In response to a lagging economy, many Americans have made the leap into entrepreneurship recently. While being your own boss certainly has its perks, there are some unique obstacles small business owners face. In addition to paying for your own health insurance and managing your tax obligations there’s the issue of how to plan for retirement. One option? The solo 401(k).
Find out now: How should I save for retirement?
How a Solo 401(k) Works
A solo 401(k), also called an individual 401(k), a one-participant 401(k) or a Uni-k account, shares a lot of similarities with the traditional savings plans offered by employers. The same rules apply with regard to contribution limits and distributions. The lone difference is that you can only open this type of account if you’re a sole proprietor with no employees, or your only employee is your spouse. When you set up a one-participant 401(k), you’re effectively acting as both the account owner and the primary contributor.
How Much Can I Save?
Solo 401(k) rules are fairly straightforward. One of the things that makes a solo 401(k) so attractive when you’re self-employed is the higher contribution limits. For 2015, you can make elective deferrals as an employee of up to $18,000, or up to $24,000 if you’re 50 or over. You can also make nonelective contributions as an employer of up to 25% of your compensation. The total annual contribution limit (not including catch-up contributions) is $53,000.
Compared to other retirement savings options for business owners, the solo 401(k) allows you to sock away substantially more money. Contributions to traditional and Roth IRAs, for example, are capped at $5,500 for the year, or $6,500 for the 50-and-up crowd. That same limit applies to employee contributions to SEP IRAs, and it increases to $12,500 for a SIMPLE IRA. If you’re trying to squirrel away as much cash as possible, a solo 401(k) gives you the highest ceiling.
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Taking Distributions from Your Plan
The IRS has specific guidelines on when you can withdraw money from a 401(k), whether it’s a traditional or solo account. Generally, you must be age 59 1/2 before you can tap your nest egg; otherwise, you’ll face a 10-percent early withdrawal penalty. Not only that, but you’ll also have to pay income taxes on the money. There are some exceptions for taking money out penalty-free, such as buying a first home or if you become permanently disabled.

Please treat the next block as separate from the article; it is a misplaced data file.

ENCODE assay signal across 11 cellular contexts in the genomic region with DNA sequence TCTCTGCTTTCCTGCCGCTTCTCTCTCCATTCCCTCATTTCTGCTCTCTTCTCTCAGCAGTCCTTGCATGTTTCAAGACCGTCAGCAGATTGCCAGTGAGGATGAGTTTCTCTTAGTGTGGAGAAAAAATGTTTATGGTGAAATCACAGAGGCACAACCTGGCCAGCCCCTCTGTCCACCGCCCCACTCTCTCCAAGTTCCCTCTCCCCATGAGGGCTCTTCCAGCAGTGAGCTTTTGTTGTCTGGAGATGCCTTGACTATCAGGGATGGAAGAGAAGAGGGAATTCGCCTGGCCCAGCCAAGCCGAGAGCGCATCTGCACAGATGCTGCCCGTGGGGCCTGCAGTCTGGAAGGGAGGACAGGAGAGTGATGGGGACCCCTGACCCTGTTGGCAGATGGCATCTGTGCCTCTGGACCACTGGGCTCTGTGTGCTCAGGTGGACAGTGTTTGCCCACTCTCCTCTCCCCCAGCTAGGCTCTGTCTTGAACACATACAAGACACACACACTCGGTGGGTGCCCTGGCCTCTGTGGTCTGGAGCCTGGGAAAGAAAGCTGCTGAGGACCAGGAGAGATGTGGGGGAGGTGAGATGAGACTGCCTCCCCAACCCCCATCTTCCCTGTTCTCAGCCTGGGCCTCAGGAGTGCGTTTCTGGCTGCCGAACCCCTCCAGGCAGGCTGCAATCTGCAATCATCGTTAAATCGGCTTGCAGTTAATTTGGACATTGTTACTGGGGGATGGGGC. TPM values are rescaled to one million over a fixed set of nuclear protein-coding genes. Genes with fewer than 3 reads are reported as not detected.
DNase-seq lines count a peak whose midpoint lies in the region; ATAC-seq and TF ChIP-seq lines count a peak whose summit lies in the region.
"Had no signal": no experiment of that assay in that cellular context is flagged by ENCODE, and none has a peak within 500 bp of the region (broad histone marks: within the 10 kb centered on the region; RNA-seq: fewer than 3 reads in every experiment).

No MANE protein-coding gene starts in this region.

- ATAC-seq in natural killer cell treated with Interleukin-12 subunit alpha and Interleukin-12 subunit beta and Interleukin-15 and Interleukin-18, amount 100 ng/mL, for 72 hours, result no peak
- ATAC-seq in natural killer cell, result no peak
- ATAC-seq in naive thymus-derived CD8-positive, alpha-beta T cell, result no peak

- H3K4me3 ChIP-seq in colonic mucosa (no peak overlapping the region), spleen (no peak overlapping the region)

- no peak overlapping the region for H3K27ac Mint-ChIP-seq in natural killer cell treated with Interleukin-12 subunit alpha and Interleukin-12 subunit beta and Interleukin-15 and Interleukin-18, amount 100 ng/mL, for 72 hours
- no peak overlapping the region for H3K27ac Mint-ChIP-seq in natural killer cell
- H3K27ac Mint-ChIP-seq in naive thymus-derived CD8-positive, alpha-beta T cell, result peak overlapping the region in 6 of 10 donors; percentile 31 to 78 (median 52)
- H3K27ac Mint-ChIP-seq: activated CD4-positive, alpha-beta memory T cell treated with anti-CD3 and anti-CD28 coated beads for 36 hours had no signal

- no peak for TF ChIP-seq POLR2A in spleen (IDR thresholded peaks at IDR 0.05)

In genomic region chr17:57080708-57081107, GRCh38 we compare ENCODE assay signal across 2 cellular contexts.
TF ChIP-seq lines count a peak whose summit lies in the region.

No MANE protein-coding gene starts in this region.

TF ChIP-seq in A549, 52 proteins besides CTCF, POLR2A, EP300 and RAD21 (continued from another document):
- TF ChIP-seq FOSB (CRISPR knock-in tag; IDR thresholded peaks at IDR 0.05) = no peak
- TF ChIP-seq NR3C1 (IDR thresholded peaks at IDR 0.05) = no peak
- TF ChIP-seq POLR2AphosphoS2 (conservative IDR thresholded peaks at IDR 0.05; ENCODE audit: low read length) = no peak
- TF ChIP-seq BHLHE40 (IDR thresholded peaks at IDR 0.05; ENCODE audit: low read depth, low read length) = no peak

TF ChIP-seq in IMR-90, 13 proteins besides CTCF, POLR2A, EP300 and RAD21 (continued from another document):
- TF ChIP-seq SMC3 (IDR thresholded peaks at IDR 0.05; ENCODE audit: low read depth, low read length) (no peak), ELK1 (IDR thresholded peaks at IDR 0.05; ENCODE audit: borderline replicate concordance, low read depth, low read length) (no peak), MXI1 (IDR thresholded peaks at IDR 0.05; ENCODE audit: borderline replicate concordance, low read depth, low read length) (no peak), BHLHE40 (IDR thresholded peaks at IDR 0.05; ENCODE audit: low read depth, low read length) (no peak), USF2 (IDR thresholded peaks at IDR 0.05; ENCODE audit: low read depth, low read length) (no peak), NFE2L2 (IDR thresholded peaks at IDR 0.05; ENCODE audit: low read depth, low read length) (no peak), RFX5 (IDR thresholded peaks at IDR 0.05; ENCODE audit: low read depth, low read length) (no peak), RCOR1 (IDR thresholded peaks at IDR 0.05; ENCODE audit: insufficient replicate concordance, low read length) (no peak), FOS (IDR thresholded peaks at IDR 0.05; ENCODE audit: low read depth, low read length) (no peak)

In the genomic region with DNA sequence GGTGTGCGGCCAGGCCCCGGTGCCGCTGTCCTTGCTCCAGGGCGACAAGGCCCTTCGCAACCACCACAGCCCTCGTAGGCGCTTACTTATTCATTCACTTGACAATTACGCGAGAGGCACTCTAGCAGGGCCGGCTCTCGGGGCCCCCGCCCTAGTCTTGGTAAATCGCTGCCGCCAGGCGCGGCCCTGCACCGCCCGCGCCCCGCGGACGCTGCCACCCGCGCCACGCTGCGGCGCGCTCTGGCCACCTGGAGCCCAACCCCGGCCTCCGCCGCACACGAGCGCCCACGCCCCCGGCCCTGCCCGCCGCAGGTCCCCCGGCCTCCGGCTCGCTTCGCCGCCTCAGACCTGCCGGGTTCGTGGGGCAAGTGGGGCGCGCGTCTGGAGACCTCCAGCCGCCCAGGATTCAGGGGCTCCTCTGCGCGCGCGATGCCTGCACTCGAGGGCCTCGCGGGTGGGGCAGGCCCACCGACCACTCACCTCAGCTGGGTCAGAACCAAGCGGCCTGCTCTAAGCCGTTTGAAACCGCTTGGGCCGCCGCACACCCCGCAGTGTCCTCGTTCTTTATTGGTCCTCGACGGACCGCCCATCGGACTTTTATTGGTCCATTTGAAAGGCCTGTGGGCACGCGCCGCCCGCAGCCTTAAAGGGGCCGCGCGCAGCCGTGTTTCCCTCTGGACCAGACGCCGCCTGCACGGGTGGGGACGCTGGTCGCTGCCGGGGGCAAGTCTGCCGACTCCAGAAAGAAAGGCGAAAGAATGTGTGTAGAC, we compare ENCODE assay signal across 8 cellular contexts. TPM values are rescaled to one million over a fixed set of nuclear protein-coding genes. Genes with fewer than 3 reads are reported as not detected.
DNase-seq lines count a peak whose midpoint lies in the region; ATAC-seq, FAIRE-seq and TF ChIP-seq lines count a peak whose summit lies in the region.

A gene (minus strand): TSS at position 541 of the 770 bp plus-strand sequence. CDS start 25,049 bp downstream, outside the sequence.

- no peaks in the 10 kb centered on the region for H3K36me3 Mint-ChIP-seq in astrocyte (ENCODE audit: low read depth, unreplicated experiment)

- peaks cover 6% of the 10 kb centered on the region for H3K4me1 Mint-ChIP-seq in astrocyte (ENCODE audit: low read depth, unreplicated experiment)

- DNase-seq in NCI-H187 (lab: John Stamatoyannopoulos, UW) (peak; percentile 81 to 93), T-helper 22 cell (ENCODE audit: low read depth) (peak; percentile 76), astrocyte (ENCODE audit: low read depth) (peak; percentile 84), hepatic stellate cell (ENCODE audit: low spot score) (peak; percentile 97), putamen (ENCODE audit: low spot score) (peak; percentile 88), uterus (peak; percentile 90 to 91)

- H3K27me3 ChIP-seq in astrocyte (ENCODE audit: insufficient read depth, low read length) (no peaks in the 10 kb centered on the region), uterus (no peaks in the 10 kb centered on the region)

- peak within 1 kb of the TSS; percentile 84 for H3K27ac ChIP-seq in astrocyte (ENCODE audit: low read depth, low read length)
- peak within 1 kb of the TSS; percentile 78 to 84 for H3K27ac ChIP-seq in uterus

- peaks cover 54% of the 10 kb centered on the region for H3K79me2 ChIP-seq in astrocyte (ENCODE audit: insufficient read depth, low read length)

If you wait until you reach the age cutoff to start withdrawing funds, there are no penalties, but you’ll still have to treat it as income for tax purposes. The upside is that any contributions you make are deductible as a business expense. If you’d rather defer the tax break until later, you can designate your solo 401(k) as a Roth account, which means any qualified withdrawals you make later on would be tax-free.
Should You Contribute to a Solo 401(k)?
In terms of the tax benefit and the higher contribution limits, a solo 401(k) has the edge over other kinds of individual retirement accounts. Depending on where you open your account, you may even be able to borrow against your balance with a 401(k) loan. There is a downside, however, since setting up and managing the plan is usually a bit more intensive. You’ll have to file a special form with the IRS each year if your account balance exceeds $250,000, and you may find that the fees are somewhat higher than what you’d pay for an IRA.
Related Article: Are Hidden Fees Draining Your 401(k)?
When you’re trying to decide which savings vehicle is best, it’s important to look at how much you have to contribute and what kind of tax benefit is most useful. If you only have a few thousand dollars to set aside each year, or you think you may hire an employee or two down the road, you’re better off looking into another retirement option. If you opt for a solo 401(k), go with solo 401(k) providers who offer low fees.
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